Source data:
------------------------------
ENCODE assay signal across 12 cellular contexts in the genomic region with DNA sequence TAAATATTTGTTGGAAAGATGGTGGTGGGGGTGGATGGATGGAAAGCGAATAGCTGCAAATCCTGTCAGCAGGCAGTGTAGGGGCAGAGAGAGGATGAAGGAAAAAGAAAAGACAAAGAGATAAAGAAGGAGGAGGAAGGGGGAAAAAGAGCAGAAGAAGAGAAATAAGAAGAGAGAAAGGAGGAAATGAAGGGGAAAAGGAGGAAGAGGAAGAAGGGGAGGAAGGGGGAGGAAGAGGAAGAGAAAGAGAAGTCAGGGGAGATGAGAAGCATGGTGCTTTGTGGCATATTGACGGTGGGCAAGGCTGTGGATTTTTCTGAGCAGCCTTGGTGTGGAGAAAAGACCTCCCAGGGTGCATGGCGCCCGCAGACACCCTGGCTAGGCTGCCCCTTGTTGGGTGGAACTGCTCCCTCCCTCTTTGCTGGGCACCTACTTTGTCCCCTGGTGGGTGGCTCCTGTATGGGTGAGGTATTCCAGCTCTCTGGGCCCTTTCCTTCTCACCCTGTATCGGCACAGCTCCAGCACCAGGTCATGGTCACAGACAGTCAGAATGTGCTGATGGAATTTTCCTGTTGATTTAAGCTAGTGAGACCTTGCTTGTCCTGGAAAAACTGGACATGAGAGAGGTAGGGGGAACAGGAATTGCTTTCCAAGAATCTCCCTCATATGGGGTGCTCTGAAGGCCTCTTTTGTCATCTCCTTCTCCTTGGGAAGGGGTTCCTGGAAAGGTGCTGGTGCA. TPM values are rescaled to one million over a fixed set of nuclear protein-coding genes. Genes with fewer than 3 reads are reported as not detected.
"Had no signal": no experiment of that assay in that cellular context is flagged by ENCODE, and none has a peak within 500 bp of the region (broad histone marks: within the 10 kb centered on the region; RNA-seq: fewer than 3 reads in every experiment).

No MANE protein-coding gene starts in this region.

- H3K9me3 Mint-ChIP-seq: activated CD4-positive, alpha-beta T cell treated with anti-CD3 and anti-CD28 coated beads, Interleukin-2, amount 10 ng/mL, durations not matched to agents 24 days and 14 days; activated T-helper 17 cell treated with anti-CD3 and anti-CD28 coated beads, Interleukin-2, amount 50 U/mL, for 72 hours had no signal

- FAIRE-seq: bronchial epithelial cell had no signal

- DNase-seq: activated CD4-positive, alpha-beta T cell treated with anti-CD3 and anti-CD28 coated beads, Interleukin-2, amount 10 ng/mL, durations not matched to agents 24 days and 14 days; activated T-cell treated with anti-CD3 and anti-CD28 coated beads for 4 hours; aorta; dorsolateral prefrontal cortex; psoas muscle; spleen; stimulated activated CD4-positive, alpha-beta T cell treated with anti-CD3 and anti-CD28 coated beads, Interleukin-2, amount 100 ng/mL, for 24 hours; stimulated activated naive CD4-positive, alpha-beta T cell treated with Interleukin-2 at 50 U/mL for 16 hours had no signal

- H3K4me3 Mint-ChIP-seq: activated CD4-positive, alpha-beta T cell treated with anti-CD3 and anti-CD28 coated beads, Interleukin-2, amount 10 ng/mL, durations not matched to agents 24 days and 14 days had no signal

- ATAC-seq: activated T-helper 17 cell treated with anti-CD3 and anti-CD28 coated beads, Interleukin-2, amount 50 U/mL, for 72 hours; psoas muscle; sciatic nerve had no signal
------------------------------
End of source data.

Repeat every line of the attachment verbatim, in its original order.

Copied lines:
ENCODE assay signal across 12 cellular contexts in the genomic region with DNA sequence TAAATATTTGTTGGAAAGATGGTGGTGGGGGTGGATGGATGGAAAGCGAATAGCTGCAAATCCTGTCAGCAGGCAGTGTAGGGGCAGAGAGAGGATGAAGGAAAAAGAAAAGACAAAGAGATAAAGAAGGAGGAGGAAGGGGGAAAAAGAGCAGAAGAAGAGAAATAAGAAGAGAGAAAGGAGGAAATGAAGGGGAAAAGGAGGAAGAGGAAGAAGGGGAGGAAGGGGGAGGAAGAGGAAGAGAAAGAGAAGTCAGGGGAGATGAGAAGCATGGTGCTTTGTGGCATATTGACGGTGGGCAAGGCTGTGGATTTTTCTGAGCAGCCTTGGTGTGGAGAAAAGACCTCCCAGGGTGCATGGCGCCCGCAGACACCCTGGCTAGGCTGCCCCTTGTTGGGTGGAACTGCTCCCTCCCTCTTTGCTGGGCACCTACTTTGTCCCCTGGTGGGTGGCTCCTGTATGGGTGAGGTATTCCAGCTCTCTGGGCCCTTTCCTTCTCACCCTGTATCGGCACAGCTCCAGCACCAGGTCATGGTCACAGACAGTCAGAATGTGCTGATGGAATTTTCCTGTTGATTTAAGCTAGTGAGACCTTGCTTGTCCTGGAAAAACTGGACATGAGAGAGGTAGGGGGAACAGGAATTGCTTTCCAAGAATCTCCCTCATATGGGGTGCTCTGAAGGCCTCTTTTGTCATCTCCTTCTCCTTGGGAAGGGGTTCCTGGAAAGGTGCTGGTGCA. TPM values are rescaled to one million over a fixed set of nuclear protein-coding genes. Genes with fewer than 3 reads are reported as not detected.
"Had no signal": no experiment of that assay in that cellular context is flagged by ENCODE, and none has a peak within 500 bp of the region (broad histone marks: within the 10 kb centered on the region; RNA-seq: fewer than 3 reads in every experiment).

No MANE protein-coding gene starts in this region.

- H3K9me3 Mint-ChIP-seq: activated CD4-positive, alpha-beta T cell treated with anti-CD3 and anti-CD28 coated beads, Interleukin-2, amount 10 ng/mL, durations not matched to agents 24 days and 14 days; activated T-helper 17 cell treated with anti-CD3 and anti-CD28 coated beads, Interleukin-2, amount 50 U/mL, for 72 hours had no signal

- FAIRE-seq: bronchial epithelial cell had no signal

- DNase-seq: activated CD4-positive, alpha-beta T cell treated with anti-CD3 and anti-CD28 coated beads, Interleukin-2, amount 10 ng/mL, durations not matched to agents 24 days and 14 days; activated T-cell treated with anti-CD3 and anti-CD28 coated beads for 4 hours; aorta; dorsolateral prefrontal cortex; psoas muscle; spleen; stimulated activated CD4-positive, alpha-beta T cell treated with anti-CD3 and anti-CD28 coated beads, Interleukin-2, amount 100 ng/mL, for 24 hours; stimulated activated naive CD4-positive, alpha-beta T cell treated with Interleukin-2 at 50 U/mL for 16 hours had no signal

- H3K4me3 Mint-ChIP-seq: activated CD4-positive, alpha-beta T cell treated with anti-CD3 and anti-CD28 coated beads, Interleukin-2, amount 10 ng/mL, durations not matched to agents 24 days and 14 days had no signal

- ATAC-seq: activated T-helper 17 cell treated with anti-CD3 and anti-CD28 coated beads, Interleukin-2, amount 50 U/mL, for 72 hours; psoas muscle; sciatic nerve had no signal